The North East Autism Society (NEAS) teamed up with the flagship Metrocentre to deliver the training to staff who will be working around Santa’s grotto this Christmas.

The training coincided with the UK’s first Purple Tuesday, which aims to making shopping centres more accessible to people with disabilities.

The advice to Santa, his elves, and the marketing team looking after the grotto included:

  • Remembering that the element of surprise can be difficult for those with autism and other neurodiverse conditions, so some children may not want to receive a present.
  • Sudden noises need to be toned down ­– including Santa’s famous “Ho-ho-ho”.
  • Flashing lights need to be avoided so Santa’s grotto won’t be dimly lit.
  • Appreciating that queueing can be challenging for autistic youngsters.

The training was delivered by Kerrie Highcock, Family Development Manager for NEAS, who told the staff: “This is really exciting because you are paving the way and making a huge difference to families who may not have been able to enjoy a visit to Santa’s grotto before.”

Kerrie added:

Christmas should be exciting for all children – and that includes those with autism. We want families affected by autism to experience the magic without it being traumatic and to be working so positively with something as iconic as the Metrocentre sends a really important message.

The intu Metrocentre has this year introduced “Relaxed Santa” experiences between 10am and 12 noon every Sunday in the run up to Christmas, and they have already proved to be hugely popular. During those sessions, Santa has also been trained in British Sign Language.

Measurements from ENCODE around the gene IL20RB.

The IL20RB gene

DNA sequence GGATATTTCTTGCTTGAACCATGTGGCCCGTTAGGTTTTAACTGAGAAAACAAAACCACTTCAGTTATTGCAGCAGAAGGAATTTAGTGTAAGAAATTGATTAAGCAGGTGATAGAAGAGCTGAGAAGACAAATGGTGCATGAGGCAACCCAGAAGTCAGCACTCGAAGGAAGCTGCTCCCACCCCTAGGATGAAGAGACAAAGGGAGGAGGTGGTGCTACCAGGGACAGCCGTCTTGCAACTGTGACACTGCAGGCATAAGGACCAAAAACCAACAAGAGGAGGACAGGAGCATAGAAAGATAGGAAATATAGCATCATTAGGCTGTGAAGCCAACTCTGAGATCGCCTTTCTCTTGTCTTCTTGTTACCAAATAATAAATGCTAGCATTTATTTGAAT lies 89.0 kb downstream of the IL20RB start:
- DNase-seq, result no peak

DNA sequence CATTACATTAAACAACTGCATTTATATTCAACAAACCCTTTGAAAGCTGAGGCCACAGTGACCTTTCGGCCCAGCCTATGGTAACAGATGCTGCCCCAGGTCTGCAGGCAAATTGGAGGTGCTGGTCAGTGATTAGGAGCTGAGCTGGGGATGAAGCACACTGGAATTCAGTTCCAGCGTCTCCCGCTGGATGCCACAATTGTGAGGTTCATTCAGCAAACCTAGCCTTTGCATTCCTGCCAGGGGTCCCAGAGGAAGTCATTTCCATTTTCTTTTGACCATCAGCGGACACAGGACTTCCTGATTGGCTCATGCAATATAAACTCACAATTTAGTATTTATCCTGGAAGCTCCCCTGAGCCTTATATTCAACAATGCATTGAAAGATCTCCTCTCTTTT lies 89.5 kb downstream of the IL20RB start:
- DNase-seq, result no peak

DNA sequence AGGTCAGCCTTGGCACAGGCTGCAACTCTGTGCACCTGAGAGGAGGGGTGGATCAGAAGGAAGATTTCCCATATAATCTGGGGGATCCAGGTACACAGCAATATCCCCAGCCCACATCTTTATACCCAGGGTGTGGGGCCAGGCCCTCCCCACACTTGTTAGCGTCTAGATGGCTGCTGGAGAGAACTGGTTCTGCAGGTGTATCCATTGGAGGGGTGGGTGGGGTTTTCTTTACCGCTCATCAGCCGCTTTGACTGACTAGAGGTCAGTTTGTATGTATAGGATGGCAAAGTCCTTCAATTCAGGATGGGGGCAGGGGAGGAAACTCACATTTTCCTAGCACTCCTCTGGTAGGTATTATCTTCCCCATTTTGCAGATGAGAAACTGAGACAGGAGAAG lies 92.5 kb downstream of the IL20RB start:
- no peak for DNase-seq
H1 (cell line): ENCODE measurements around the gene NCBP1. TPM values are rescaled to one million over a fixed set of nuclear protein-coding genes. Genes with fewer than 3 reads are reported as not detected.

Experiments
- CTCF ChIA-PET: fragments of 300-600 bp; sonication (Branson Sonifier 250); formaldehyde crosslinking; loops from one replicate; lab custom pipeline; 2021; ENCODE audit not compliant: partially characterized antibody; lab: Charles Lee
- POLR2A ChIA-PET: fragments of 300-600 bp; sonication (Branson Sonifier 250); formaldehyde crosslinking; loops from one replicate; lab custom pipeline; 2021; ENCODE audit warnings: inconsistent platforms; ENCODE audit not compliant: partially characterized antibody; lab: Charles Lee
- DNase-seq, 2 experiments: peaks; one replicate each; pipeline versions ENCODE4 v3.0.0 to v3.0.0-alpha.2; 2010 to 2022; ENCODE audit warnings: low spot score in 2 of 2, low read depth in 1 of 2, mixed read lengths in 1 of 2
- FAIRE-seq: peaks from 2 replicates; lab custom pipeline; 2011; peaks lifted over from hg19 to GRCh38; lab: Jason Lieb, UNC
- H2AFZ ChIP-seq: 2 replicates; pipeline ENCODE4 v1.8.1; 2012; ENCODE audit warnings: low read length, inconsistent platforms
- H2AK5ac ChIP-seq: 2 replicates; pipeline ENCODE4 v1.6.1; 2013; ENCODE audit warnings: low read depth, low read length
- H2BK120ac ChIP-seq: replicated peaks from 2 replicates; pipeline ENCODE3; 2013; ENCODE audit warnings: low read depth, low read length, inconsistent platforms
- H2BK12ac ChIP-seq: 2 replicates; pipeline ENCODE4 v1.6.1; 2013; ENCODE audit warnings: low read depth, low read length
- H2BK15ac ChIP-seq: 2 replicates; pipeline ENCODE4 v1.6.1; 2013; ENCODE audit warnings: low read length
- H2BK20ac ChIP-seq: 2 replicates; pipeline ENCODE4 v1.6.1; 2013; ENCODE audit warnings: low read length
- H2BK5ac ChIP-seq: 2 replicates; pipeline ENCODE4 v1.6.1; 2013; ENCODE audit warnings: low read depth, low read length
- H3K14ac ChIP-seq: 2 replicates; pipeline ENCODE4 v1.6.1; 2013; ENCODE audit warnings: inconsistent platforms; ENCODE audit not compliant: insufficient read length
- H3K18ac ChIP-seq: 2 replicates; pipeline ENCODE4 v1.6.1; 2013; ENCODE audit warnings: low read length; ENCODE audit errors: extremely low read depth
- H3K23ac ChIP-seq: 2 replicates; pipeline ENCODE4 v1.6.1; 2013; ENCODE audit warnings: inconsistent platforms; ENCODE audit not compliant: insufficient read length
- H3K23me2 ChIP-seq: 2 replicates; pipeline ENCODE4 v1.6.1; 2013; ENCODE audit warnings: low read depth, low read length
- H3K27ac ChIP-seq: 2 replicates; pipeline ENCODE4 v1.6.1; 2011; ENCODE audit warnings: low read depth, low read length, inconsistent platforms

Families affected by autism can download and fill in a specially-designed “Santa Pass” to give Metrocentre staff advance information about children’s individual needs and anxieties before they visit the grotto.

Lots of visual aids, including footsteps on the floor leading to the grotto, will also be used to help families understand the process of visiting the grotto.

In November 2017, NEAS set up the country’s first Autism and Neurodiversity Academy (ANDA), aimed at delivering training to a host of organisations, including several shopping centres.

Gavin Prior, regional director at into Metrocentre said:

We’re delighted to be working with the North East Autism Society ahead of our Christmas grotto opening this weekend. By introducing specialist training to our elves and staff we can support those with autism spectrum conditions and little ones who require British Sign Language sessions, so families can enjoy a relaxed meeting with Santa. In his grotto.